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Crank v. Utah Judicial Council (1998)

10 December 1998 Published in Resolved Cases

Racial Justice, Participatory Democracy - For the better part of this century, Native Americans have been excluded from jury service in San Juan County, Utah. Few Native Americans appeared on jury lists, and it was not until the mid-1970’s that an Indian juror actually served on a trial jury, even though Native Americans constitute over 50% of that county’s population. This shameful situation was addressed in a 1993 lawsuit brought by Eric Swenson. The ACLU of Utah later joined Swenson in this lawsuit.

In 1996, a consent decree was entered in which the Utah Judicial Council – the body that compiles jury lists for Utah district courts –agreed to take measures to include Native Americans on jury lists and to institute other much needed jury reforms.

Unfortunately, enforcement proceedings had to be brought when it was revealed that the Utah Judicial Council had not complied with the consent decree. The Council had not used jury lists in the Seventh District in San Juan County in 1997 and 1998 that contained sufficient numbers of Native Americans. The Council had failed to file a jury plan outlining the reforms mandated by the consent decree. The Council had also failed to file annual reports with the Court stating what had been done to comply with the consent decree.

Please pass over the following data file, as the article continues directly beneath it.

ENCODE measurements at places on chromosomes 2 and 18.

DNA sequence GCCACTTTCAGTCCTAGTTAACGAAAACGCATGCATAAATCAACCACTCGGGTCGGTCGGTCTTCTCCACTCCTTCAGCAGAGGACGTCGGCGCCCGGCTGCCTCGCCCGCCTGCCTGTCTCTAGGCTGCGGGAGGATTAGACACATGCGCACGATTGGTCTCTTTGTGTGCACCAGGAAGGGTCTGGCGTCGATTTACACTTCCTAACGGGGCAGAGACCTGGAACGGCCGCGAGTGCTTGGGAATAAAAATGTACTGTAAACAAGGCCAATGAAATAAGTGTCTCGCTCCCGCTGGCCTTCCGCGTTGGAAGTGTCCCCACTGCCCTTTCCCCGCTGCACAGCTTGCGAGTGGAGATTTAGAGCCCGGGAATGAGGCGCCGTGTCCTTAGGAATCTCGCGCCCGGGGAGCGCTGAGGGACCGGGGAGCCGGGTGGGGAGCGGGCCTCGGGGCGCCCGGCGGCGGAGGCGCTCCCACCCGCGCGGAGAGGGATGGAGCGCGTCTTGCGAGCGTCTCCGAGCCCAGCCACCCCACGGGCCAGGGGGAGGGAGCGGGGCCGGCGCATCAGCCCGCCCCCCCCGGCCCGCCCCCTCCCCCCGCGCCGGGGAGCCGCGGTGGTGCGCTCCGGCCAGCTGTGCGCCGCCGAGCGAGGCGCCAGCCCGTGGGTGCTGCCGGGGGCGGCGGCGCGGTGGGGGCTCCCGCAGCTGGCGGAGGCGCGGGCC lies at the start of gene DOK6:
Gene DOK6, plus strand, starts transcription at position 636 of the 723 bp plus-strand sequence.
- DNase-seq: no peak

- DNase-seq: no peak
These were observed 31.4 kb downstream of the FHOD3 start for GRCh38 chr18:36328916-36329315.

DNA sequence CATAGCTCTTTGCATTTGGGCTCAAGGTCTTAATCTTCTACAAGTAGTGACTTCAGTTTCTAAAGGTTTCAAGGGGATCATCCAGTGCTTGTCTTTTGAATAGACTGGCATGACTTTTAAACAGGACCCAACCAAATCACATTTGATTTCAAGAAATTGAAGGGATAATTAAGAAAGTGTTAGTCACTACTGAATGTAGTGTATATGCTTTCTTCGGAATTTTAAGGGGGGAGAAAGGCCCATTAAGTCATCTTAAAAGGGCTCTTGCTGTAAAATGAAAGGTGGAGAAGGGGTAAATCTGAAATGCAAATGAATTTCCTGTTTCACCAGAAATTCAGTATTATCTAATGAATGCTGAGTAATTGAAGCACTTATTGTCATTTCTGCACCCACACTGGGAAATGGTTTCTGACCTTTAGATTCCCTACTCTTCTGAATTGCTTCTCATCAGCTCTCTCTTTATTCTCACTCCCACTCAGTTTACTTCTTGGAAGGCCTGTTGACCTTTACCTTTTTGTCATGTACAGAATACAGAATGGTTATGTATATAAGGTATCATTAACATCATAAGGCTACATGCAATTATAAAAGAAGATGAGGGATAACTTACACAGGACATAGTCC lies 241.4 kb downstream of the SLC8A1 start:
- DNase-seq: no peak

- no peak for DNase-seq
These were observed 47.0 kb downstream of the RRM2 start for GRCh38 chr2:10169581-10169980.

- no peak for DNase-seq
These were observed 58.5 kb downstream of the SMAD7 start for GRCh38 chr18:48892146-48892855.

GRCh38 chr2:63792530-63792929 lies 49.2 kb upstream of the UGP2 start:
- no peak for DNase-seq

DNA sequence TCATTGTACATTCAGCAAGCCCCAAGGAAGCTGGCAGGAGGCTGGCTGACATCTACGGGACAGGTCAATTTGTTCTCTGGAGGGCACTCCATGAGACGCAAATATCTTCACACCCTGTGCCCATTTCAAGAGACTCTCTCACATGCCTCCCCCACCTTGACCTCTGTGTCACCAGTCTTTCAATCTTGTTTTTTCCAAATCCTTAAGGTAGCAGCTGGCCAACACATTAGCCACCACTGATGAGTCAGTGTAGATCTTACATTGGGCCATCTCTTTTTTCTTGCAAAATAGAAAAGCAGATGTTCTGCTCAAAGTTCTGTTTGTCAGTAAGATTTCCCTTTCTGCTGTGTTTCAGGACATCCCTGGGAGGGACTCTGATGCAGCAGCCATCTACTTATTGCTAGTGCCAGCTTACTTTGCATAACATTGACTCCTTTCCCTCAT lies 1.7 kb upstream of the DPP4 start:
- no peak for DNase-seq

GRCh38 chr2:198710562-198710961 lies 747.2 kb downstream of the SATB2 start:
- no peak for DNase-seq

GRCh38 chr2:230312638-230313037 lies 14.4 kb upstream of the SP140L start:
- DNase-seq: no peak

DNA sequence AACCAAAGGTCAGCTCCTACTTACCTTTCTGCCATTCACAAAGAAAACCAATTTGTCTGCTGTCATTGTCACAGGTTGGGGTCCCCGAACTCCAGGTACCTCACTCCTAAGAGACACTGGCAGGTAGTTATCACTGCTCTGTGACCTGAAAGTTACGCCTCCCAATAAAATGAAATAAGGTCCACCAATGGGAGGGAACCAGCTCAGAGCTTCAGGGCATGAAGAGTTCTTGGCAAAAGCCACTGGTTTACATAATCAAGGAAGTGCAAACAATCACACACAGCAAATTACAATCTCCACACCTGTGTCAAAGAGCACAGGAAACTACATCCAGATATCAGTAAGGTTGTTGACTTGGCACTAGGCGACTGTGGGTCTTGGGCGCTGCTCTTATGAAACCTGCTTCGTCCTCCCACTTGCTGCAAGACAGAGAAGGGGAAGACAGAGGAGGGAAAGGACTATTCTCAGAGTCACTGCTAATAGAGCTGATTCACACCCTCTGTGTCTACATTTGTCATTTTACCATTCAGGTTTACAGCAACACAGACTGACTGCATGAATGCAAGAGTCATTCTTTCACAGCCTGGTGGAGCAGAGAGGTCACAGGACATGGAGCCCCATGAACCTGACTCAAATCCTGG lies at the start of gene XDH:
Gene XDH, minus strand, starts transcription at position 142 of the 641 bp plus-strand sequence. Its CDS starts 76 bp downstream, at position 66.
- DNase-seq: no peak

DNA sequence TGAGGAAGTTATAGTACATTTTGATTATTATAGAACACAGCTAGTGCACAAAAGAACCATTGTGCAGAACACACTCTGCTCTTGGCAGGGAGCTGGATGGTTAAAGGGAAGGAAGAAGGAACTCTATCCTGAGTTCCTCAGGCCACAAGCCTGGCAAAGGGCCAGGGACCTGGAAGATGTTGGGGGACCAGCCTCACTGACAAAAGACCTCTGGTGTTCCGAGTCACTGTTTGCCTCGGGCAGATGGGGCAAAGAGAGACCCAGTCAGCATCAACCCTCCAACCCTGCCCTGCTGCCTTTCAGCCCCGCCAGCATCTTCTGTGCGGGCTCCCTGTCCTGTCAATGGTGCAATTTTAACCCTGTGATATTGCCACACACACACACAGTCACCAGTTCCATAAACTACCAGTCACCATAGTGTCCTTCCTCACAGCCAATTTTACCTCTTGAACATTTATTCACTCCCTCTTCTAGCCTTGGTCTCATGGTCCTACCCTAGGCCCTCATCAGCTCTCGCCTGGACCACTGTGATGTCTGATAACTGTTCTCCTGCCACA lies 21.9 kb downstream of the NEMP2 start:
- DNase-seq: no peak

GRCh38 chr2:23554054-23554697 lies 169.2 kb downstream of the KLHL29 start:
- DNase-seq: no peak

Evidence we presented at a trial in December 1998 demonstrated these many problems with the Council’s jury system, including unacceptably low number of Native American jurors on the jury lists. State Judge David Roth ordered the Judicial Council to file a jury plan. The Court also ordered the Council to file annual reports, and Judge Roth required that the Council take reasonable measures to ensure that it is in compliance with the consent decree hereafter. In order to best implement the jury reforms agreed to by the parties, the Court issued interpretations of the consent decree and revised the agreement of the parties.

The ACLU of Utah and Swenson will continue to monitor the Judicial Council’s compliance with the consent decree in order to make sure that in the future, Native Americans are given an equal opportunity to participate in San Juan’s jury selection system.

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